Allergic reactions to nickel are rare, but as with all allergies, there is a percentage of the population that suffers from legitimate nickel allergies. While nickel is a mineral that is recommended for daily intake, the normal recommended amount is so small that anything more could cause a negative reaction in a person who has a nickel allergy. Here are some suggestions to help you avoid nickel allergies.
Buy quality cookware. Many less-expensive lines of cookware and pots and pans are made of multiple types of metal, including nickel, and then coated with a non-stick finish. As the cookware is used and the non-stick coating wears off, there is an increased risk of exposure to any nickel content in the metal of the cookware. Purchase pots and pans that are stainless steel or copper to help eliminate the risk of nickel exposure.
Eat a variety of fresh vegetables. Nickel is found in dried beans and peas, as well as in some fresh fruits and vegetables. Eating fresh beans and peas will decrease your risk of a nickel allergy, and choosing a wide variety of fresh produce will mean that you are consuming fewer fruits and vegetables that contain nickel.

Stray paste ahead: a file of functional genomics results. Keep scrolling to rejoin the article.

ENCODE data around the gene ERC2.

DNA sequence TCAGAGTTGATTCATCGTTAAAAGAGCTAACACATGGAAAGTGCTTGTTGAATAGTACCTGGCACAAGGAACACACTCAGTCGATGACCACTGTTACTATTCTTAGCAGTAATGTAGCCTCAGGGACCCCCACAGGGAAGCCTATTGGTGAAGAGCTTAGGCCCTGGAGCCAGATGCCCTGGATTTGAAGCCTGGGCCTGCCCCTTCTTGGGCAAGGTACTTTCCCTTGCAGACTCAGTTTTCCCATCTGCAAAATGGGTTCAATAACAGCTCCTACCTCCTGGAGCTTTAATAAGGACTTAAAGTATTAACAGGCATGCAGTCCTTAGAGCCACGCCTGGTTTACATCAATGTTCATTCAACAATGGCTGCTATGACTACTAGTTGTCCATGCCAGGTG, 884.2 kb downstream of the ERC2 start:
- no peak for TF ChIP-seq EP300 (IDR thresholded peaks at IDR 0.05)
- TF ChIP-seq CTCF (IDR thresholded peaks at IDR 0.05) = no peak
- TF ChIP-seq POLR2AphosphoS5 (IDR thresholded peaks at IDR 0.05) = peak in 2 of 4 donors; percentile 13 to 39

Wear sterling silver instead of gold. Most gold and gold-plated jewelry contains nickel alloys, but sterling silver jewelry does not, which means less chance of skin irritation or a rash from exposure to nickel.
Read labels. Nutrition labels on packaged foods are required by the Food and Drug Administration to list all of the ingredients that a food contains, including any that could be potentially harmful to people with certain allergies or conditions such as peanut allergies or diabetes. When checking fat grams and fiber content, look for nickel in the list of minerals to help you monitor your daily intake.
Consult a dietitian to understand the effects of the allergy and be knowledgeable of foods and minerals you need to avoid. A dietitian can identify foods containing nickel and find healthy alternatives that won't aggravate your allergy.